Liz Juneau of Rock Paper Scissors Arts Collective thrives in the Parkside neighborhood of Savannah, glowing as she describes her community, “Everybody’s an artist. Everybody’s a creative (person) here.” Moving to Savannah in 2013 and hoping to recreate the ‘art show house show’ niche she started as a jeweler in Alexandria, La., she began hosting art shows in her own home.

“It allows people to shop at their own pace. The fun of trying something on and getting an honest opinion," she said. "I think people want that, there’s something innate about that, wanting a connection.” Providing hand-crafted pieces from a collective of artists in the Savannah community, the initiative is a gift that keeps on giving. “People want to know the process, they want to know the passion behind the pieces," Juneau added.

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Rock Paper Scissors is a rotating collective of nine local artisans that started organically in the Savannah community. “We’re just about supporting each other basically. It’s about supporting each other in their art but also, how do you get your name out there, how do you market yourself, how do you use social media?” Juneau said. In a quickly changing art market where artists are “vying for the art dollar” these are valid questions that seem to find a solution within this collective. Where one artist may be brilliant with marketing, another may host the next show. “Everyone comes with a skill set, everyone has something that they can give," Juneau added. "It’s a matter of giving and receiving. Mostly giving, wanting to support.” From papier-mâché to hand spun wool fiber artists, there is something unique for everyone at the Shop. Art. Parkside. event.

Juneau is an artist. She talks about taking ownership of that word, coming into the confidence that’s needed when you don’t come from a collegiate background in the field. Taking the elitism out of a title meant for all creatives, Juneau has crafted her art with years of practice and expertise. She talks about coming to Savannah and what she’s noticed with artists in her community.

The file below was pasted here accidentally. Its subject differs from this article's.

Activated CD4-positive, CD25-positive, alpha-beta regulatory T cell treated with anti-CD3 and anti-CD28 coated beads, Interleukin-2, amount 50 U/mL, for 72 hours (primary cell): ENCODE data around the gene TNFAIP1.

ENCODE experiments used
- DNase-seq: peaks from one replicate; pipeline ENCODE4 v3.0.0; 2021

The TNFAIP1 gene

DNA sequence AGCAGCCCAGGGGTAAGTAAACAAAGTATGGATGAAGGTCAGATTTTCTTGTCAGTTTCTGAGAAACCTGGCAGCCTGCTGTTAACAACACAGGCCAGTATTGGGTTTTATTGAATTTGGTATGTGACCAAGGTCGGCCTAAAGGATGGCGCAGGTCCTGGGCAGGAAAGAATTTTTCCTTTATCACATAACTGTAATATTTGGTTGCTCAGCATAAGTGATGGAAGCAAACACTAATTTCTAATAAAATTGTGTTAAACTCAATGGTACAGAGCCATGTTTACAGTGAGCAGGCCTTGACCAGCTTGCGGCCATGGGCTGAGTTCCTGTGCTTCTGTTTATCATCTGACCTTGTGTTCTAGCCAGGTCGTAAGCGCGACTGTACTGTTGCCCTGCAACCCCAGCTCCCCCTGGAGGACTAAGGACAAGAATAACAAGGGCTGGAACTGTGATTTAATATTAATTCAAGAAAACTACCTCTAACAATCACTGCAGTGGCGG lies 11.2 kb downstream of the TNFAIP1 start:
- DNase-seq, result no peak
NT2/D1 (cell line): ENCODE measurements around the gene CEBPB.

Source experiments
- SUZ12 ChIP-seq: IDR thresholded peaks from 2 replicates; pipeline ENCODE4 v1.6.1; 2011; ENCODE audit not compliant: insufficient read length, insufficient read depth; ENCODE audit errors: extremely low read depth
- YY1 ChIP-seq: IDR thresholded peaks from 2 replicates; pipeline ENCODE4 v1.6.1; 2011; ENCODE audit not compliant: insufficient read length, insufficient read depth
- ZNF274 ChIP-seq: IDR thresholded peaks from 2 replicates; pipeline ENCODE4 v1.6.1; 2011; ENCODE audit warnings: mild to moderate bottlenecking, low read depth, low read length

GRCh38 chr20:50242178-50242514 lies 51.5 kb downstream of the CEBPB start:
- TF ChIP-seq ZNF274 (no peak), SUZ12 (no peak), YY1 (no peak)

“You have two things going on: you have a lot of creatives that don’t have a lot of faith in their work, and even if they have that confidence to sell, well then, 'How am I gonna do that, where am I gonna do that?' So I feel like there’s this gap, a lack of confidence and a lack of venues,” Juneau said. And to those that think there aren’t established artists in Savannah, or there isn’t a vibrant and alive art scene in Savannah outside of the ‘tourist’ scene, Juneau has an answer: “Look outside of the box for artists. Look for artists in places you wouldn’t think. Don’t hesitate to come to an art show at somebody’s home.”

Juneau creates pieces, finds places for those pieces, and when there is no place, she creates that too. She sells her works from her home as well as local businesses around Savannah. “The Jepson Museum gift shop (is) a hidden jewel of Savannah that’s very well curated and I don’t think people realize how well curated it is," she said. "Also, the Tybee Cottage Art Gallery, run by Crystal Travaille, is accessible and more cooperative for local artists.” Three of the nine rotating artists involved in Rock Paper Scissors Art Collective are featured in the Tybee Cottage Art Gallery.

Shop. Art, Parkside will be taking place on Small Business Saturday, a national initiative to support local businesses the day after Black Friday. Along with supporting artists, shopping locally creates jobs, conserves and reduces energy, and keeps Savannah unique by creating a market that encourages creativity and sustains variety that in years to come will make your local shopping market even more diverse than a big box store or an online shopping platform.

Shop. Art. Parkside is hosted by the Rock Paper Scissors Art Collective and takes place twice a year in the spring and fall.